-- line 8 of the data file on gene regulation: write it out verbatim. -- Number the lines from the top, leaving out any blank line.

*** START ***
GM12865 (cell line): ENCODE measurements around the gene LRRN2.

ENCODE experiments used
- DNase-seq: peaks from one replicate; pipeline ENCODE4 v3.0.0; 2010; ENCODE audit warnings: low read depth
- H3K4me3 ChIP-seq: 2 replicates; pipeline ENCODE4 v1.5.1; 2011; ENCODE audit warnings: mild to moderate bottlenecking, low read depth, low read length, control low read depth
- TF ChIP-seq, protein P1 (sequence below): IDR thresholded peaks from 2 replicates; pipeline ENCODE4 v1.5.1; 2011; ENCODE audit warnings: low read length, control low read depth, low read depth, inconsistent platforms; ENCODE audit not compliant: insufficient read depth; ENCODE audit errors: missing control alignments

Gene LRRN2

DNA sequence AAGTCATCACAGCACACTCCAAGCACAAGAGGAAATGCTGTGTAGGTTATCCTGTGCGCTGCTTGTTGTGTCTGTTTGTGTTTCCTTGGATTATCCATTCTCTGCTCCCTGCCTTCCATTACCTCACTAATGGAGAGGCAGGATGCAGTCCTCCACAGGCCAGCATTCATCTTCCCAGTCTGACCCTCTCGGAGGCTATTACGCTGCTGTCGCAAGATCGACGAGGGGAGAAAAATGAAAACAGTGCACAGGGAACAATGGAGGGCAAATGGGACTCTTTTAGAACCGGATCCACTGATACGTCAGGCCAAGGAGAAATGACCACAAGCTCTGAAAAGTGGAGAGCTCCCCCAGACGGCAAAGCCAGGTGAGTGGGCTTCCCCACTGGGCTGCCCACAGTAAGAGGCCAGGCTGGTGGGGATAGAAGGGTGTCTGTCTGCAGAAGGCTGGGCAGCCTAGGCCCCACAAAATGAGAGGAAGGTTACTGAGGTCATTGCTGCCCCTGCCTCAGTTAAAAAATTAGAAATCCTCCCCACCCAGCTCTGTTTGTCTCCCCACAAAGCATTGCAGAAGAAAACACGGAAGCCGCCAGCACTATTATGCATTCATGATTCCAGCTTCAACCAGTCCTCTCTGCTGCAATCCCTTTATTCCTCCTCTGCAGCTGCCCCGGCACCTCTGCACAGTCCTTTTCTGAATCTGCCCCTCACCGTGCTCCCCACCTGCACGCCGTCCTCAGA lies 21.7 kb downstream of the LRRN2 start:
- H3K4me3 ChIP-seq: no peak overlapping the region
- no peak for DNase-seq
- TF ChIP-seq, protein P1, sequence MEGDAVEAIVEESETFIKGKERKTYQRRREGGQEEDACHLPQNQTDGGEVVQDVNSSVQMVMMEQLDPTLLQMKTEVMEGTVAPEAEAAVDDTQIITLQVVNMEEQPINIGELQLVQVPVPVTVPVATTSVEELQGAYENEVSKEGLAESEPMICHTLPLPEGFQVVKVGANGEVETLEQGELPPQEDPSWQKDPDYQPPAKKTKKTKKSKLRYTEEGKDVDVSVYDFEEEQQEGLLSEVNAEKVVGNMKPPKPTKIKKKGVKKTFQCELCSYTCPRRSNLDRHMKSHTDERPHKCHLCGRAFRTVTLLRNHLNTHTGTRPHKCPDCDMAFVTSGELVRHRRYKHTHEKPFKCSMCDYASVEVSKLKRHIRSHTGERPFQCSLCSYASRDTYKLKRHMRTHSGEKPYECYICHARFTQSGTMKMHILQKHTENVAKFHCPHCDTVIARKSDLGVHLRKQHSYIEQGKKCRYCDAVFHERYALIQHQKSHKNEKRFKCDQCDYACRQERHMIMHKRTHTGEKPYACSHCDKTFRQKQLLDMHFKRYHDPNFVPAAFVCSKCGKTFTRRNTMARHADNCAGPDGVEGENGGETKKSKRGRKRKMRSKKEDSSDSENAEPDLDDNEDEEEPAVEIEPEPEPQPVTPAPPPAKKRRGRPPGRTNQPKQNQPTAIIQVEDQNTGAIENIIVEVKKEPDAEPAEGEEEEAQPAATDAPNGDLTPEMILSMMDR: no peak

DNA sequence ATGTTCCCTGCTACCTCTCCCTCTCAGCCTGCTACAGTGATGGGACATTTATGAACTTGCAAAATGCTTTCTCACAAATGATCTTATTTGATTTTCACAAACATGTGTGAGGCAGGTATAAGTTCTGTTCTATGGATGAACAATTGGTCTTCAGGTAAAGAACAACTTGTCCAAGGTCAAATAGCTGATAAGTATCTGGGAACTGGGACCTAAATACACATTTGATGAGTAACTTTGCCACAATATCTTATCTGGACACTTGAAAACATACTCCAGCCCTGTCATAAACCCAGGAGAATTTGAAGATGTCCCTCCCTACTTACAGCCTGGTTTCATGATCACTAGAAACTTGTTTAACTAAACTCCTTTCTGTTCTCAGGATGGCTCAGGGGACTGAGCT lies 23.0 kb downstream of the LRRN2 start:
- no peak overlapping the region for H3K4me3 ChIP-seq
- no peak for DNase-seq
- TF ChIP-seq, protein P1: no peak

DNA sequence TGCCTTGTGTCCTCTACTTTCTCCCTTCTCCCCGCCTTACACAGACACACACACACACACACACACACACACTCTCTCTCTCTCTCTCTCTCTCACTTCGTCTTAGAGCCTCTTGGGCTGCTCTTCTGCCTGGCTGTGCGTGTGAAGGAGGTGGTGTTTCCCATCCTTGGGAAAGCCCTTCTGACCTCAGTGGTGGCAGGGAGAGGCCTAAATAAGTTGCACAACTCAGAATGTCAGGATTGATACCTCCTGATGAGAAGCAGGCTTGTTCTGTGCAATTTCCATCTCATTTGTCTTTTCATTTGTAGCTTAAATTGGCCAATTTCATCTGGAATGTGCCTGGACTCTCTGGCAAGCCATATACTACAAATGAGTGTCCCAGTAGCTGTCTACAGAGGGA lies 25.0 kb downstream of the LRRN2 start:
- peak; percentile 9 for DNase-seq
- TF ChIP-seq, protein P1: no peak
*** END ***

- H3K4me3 ChIP-seq: no peak overlapping the region